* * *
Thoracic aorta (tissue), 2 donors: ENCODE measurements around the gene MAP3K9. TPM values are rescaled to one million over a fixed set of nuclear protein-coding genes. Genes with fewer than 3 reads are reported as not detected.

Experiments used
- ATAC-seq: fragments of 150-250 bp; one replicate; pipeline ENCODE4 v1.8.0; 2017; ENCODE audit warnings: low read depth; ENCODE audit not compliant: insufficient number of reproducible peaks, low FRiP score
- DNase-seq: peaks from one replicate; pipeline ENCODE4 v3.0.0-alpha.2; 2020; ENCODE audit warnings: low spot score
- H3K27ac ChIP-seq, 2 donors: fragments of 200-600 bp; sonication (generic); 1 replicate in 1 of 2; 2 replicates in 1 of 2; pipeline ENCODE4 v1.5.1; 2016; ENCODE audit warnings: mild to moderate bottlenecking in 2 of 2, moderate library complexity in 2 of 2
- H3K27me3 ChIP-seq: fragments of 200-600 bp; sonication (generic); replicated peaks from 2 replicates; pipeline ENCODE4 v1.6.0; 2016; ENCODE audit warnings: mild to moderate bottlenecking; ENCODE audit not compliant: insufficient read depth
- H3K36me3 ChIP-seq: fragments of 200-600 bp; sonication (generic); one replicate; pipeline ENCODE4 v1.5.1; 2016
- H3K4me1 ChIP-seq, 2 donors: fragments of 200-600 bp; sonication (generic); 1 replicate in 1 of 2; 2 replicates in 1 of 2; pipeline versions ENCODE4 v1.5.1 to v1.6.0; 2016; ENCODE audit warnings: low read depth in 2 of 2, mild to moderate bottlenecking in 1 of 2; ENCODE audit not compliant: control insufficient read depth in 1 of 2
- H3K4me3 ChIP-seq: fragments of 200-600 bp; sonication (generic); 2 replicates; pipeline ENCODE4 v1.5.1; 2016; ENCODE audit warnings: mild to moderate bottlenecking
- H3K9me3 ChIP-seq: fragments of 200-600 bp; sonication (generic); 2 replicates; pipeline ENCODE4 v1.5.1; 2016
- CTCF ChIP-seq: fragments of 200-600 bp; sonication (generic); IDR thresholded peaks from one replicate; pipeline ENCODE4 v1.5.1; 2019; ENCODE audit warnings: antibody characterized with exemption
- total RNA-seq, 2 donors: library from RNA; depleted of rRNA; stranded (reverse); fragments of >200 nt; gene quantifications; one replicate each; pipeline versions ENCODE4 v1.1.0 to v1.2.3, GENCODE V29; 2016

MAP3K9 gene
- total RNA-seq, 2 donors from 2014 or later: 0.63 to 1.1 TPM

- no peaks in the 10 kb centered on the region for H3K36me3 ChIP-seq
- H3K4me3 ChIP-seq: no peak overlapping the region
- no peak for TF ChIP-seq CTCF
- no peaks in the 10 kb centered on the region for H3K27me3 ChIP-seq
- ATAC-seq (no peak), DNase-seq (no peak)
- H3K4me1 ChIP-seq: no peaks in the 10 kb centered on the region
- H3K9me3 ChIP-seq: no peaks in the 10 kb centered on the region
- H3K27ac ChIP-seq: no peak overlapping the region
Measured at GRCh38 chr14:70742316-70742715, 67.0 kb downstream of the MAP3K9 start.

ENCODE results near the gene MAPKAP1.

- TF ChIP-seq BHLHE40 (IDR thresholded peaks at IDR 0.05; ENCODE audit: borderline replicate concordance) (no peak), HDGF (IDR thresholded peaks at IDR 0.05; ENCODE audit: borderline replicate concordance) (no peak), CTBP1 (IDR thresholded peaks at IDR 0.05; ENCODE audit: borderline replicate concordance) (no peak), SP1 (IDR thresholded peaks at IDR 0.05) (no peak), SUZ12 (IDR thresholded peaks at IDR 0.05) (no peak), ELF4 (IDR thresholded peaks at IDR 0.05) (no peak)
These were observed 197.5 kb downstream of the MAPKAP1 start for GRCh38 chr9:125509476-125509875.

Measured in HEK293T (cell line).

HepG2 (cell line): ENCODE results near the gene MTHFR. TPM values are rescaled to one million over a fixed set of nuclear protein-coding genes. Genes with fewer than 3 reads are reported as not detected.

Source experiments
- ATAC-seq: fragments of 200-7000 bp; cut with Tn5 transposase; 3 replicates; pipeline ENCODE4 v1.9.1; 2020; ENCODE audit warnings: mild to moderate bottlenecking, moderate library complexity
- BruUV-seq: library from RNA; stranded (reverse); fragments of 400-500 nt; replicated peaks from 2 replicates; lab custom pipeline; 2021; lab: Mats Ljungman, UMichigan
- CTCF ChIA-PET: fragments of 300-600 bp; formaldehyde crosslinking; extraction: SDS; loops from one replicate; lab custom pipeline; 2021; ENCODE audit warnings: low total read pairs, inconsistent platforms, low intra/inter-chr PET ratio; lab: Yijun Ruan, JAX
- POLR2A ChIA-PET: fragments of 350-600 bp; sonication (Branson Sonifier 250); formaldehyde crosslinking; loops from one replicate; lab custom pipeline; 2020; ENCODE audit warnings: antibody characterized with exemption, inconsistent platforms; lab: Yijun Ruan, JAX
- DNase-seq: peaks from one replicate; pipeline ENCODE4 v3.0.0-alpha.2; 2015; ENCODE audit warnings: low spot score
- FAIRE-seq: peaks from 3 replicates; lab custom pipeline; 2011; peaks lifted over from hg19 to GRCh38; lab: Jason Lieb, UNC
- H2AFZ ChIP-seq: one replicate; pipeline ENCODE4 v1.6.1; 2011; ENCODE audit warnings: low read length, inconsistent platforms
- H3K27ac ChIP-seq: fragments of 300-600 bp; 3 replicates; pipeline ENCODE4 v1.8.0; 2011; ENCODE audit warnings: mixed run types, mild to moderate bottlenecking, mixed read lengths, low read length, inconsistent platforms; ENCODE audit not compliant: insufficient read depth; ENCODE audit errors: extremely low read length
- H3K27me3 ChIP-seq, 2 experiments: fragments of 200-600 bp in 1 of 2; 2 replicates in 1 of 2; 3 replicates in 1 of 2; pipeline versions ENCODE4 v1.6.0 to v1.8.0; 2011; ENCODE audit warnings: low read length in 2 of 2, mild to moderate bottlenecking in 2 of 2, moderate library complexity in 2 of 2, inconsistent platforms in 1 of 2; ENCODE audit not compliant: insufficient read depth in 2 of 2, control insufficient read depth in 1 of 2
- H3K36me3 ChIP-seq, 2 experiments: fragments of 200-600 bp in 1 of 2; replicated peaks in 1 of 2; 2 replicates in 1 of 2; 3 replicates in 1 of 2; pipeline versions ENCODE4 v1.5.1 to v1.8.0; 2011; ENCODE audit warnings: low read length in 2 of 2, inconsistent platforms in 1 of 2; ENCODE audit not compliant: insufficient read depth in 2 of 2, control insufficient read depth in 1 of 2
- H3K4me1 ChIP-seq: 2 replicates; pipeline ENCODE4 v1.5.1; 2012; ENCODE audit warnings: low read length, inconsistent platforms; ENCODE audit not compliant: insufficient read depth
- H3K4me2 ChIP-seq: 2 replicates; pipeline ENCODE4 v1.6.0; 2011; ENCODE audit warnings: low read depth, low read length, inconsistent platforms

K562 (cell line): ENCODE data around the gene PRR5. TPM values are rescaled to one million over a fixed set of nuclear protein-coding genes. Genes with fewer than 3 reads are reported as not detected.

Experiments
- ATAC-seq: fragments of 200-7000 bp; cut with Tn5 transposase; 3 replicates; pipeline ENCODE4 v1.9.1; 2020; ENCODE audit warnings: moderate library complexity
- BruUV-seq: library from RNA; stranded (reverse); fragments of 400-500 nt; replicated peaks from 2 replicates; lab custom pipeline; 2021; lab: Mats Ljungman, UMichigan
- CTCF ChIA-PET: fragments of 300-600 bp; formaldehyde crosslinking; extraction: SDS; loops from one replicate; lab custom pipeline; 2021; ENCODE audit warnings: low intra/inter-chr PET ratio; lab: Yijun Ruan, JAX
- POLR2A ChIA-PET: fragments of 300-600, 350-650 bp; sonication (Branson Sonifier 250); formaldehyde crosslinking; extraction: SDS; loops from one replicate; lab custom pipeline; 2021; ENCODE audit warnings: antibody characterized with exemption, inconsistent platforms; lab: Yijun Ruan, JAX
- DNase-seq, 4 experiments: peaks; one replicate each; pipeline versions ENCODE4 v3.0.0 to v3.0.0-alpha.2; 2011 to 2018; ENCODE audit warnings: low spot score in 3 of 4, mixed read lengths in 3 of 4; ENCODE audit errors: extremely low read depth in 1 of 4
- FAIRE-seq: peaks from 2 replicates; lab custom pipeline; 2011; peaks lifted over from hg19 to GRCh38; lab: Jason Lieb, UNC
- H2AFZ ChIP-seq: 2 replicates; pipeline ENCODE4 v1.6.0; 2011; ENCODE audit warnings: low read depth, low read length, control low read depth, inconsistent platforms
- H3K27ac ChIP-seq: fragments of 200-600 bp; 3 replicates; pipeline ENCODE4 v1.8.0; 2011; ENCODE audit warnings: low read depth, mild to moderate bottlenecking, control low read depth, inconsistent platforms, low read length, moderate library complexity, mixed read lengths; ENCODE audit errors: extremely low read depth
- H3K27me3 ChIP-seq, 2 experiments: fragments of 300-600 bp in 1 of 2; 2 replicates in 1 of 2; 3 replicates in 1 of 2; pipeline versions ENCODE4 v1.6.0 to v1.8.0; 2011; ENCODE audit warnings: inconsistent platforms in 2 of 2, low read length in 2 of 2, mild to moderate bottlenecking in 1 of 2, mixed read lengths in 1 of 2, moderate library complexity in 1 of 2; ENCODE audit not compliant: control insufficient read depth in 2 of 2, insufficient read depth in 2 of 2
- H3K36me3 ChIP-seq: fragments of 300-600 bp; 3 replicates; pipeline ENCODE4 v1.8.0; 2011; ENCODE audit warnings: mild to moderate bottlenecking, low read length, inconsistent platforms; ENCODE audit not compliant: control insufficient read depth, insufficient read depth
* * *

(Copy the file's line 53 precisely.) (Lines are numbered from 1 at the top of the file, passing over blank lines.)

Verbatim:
- H3K36me3 ChIP-seq: fragments of 300-600 bp; 3 replicates; pipeline ENCODE4 v1.8.0; 2011; ENCODE audit warnings: mild to moderate bottlenecking, low read length, inconsistent platforms; ENCODE audit not compliant: control insufficient read depth, insufficient read depth